Oakland's own Amy Schneider, who now stands second only to host and longstanding champion Ken Jennings after winning a streak of 40 games in a row, was taken out in Wednesday night's game, ending her historic run.

Schneider's streak was historic for multiple reasons, not the least of which being that she is a trans woman whose lengthy appearance on the show did wonders for trans visibility — and likely trans acceptance. And she walks away with one of the highest winnings totals of all time, with $1,382,800 — only slightly below the total of previous streaker Matt Amodio, who walked away earlier this season with $1,518,601, which he won in 38 games. She remains the highest-scoring and most-winning female contestant in the show's history.

Schneider was taken out by a skilled 29-year-old librarian from Chicago, Rhone Talsma, who bet big on a Double Jeopardy late in the game to put him within striking distance of the win in Final Jeopardy. The clue: The only nation in the world whose name in English ends in an “H,” it’s also one of the 10 most populous.

The answer, which Talsma came up with and Schneider did not, was Bangladesh.

"It just wasn’t coming to me," Schneider says, speaking to the New York Times.

That's surprising given how masterful Schneider has been, and how terrific her recall has tended to be — but she also lost a Final Jeopardy on Monday's episode, forgetting about the Field Museum in Chicago.

She tells the Times that she had a funny feeling about that last day of shooting — which was back on November 9, a couple weeks before her very first episode would actually air. ("It started airing when I knew that I had done this kind of historic thing and nobody else knew anything about it," she says.) The show, as we've learned through her journey and her narrations on Twitter, is shot on Mondays and Tuesdays — they shoot two weeks of shows on those two days, which makes her streak all the more notable. She won all 40 of those games in the span of just eight shooting days, with only 15 or 20 minutes between each game on those days. She would then get a week off, and return for two more grueling days each time.

So, Schneider says in a pre-prepared Times piece — that includes an in-person interview at Oakland's Heart and Dagger Saloon, where she went to watch Jeopardy! last Friday night along with two friends — she was both sad and incredibly relieved when the winning streak was finally over.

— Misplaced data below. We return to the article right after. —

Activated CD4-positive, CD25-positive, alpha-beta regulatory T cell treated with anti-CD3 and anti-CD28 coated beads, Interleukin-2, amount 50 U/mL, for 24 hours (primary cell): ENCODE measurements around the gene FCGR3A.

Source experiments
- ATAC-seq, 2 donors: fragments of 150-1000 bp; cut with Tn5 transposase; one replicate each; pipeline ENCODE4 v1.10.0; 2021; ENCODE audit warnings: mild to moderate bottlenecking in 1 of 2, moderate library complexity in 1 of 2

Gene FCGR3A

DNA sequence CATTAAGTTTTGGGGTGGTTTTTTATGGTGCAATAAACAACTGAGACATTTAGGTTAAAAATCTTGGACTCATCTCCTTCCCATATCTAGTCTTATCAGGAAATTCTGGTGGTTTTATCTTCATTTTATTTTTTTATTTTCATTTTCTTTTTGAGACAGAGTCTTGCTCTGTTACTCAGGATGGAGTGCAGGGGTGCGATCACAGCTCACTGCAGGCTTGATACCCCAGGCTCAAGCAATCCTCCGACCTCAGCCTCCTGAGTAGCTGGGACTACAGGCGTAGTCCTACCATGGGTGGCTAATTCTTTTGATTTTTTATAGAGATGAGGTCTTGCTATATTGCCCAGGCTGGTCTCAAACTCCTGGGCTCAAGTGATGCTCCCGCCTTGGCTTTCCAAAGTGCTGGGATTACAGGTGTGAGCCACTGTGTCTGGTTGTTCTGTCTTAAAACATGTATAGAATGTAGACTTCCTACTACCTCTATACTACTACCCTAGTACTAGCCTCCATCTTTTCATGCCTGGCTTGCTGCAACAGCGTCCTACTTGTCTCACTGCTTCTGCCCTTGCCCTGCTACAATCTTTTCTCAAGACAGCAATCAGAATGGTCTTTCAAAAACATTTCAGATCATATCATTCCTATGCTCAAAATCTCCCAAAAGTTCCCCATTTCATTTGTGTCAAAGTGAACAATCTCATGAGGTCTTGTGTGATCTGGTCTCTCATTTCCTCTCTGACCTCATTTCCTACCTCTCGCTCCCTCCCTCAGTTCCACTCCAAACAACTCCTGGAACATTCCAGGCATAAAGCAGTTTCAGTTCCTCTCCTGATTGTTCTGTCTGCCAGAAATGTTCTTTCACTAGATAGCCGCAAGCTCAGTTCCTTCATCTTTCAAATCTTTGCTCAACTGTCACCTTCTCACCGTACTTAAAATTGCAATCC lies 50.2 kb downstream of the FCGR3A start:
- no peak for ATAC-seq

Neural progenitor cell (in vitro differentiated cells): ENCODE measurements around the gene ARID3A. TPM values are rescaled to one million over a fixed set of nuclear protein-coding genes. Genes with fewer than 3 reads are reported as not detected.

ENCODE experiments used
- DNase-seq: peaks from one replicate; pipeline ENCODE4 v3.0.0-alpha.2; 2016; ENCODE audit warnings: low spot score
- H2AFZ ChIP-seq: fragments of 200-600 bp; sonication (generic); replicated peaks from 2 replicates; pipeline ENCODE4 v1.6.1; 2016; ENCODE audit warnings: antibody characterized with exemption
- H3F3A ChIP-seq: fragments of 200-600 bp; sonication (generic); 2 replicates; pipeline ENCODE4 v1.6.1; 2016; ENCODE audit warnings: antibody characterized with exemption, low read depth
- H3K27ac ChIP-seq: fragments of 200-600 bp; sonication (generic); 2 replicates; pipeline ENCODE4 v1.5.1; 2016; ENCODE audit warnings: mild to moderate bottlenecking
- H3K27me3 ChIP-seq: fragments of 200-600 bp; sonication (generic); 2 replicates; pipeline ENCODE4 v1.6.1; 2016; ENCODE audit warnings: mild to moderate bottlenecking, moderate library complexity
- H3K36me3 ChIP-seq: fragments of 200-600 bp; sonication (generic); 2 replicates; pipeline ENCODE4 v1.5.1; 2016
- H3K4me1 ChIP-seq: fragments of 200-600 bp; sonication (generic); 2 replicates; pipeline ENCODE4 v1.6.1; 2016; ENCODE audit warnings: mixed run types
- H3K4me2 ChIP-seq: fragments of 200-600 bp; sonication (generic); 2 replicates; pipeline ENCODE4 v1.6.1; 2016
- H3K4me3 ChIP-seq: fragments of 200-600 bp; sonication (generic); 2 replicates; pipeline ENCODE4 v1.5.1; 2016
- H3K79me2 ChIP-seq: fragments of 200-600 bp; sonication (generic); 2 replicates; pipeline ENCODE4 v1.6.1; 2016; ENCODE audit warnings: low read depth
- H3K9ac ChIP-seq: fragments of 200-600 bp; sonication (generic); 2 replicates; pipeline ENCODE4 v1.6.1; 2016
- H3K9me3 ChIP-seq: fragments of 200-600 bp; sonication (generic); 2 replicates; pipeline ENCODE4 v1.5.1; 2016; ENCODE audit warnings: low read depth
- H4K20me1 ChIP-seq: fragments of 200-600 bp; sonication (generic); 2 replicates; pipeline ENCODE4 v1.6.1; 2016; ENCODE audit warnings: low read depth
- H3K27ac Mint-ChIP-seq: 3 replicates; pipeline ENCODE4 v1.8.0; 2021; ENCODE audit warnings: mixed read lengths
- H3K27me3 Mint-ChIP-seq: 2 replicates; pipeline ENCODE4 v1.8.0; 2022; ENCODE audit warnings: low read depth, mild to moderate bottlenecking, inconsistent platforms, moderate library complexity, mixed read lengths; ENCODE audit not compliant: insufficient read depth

"I went in the bathroom, cried for about 30 or 40 seconds, pulled myself together and headed out," she says about the moments after her defeat. "It wasn’t just a feeling of sadness, there was a sense of relief. It was so exhausting."

The profile of Schneider by the Times is made sweeter by multiple details about how her life has been changed by the show already — even though she hasn't yet gotten that million-dollar check in the mail. Her friend manages her Instagram account, and they've already parlayed it into some free clothes from Target and a stylist session and shopping spree at Nordstrom.

Schneider says she took a demotion at her job as an engineering manager in order to continue shooting the show back in October and early November, and needing to fly back and forth between Oakland and Los Angeles.

And she says she hopes that her appearances on the show helped some trans women with a particular insecurity.

"I’ve got a more feminine voice when I really want to, and I’d sort of been planning on using that voice on TV,” Schneider tells the Times. But she figured that constantly, consciously trying to alter her voice would probably mess up her gameplay, so she didn't bother, and played with her natural speaking voice.

“Trans women watching can see me with my voice as it is and see me being OK with it," Schneider says.

She also told George Stephanopoulos in a Good Morning America interview earlier this week, "The best part for me has been being on TV as my true self, expressing myself, representing the entire community of trans people and... just being a smart, confident woman doing something super normal like being on Jeopardy!"

Schneider, of course, weathered some abuse on Twitter after setting up her @jeopardamy account. But she only acknowledged it once, with a pinned tweet that remains pinned from New Year's Eve in which she "thanked" everyone who felt it necessary to remind her that she's "a man."

But all told, she seemed confident and authentic throughout, on screen, which was something Jennings noted in a tweet Wednesday night.

"Of all the Jeopardy! greats, I've never seen anyone that played the game with the kind of unflappable ease that Amy Schneider always seemed to have," Jennings says.

Related: 'Jeopardy!' Champ Amy Schneider Was Robbed at Gunpoint In Oakland